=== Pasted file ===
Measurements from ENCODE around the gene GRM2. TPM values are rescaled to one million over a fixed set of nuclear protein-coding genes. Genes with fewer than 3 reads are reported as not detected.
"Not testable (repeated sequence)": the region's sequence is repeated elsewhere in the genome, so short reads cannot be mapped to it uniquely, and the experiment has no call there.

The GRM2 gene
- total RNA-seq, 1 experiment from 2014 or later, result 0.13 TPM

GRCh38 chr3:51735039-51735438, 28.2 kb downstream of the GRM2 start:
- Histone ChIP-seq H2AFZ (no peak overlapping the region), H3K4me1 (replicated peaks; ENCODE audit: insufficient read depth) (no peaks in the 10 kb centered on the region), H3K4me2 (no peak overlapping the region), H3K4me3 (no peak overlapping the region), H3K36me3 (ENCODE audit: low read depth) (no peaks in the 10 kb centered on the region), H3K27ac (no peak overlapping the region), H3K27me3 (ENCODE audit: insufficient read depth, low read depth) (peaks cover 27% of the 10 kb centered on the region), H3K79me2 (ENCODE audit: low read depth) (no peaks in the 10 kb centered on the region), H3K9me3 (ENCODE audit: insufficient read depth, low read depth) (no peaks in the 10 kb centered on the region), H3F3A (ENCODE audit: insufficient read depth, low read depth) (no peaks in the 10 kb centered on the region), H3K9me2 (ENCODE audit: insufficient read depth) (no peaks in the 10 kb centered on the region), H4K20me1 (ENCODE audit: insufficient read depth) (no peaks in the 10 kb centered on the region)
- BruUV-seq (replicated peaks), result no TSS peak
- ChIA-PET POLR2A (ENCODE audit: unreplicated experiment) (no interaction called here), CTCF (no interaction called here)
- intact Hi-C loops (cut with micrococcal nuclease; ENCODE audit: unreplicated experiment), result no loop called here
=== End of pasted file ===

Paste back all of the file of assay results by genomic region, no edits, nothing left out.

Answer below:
Measurements from ENCODE around the gene GRM2. TPM values are rescaled to one million over a fixed set of nuclear protein-coding genes. Genes with fewer than 3 reads are reported as not detected.
"Not testable (repeated sequence)": the region's sequence is repeated elsewhere in the genome, so short reads cannot be mapped to it uniquely, and the experiment has no call there.

The GRM2 gene
- total RNA-seq, 1 experiment from 2014 or later, result 0.13 TPM

GRCh38 chr3:51735039-51735438, 28.2 kb downstream of the GRM2 start:
- Histone ChIP-seq H2AFZ (no peak overlapping the region), H3K4me1 (replicated peaks; ENCODE audit: insufficient read depth) (no peaks in the 10 kb centered on the region), H3K4me2 (no peak overlapping the region), H3K4me3 (no peak overlapping the region), H3K36me3 (ENCODE audit: low read depth) (no peaks in the 10 kb centered on the region), H3K27ac (no peak overlapping the region), H3K27me3 (ENCODE audit: insufficient read depth, low read depth) (peaks cover 27% of the 10 kb centered on the region), H3K79me2 (ENCODE audit: low read depth) (no peaks in the 10 kb centered on the region), H3K9me3 (ENCODE audit: insufficient read depth, low read depth) (no peaks in the 10 kb centered on the region), H3F3A (ENCODE audit: insufficient read depth, low read depth) (no peaks in the 10 kb centered on the region), H3K9me2 (ENCODE audit: insufficient read depth) (no peaks in the 10 kb centered on the region), H4K20me1 (ENCODE audit: insufficient read depth) (no peaks in the 10 kb centered on the region)
- BruUV-seq (replicated peaks), result no TSS peak
- ChIA-PET POLR2A (ENCODE audit: unreplicated experiment) (no interaction called here), CTCF (no interaction called here)
- intact Hi-C loops (cut with micrococcal nuclease; ENCODE audit: unreplicated experiment), result no loop called here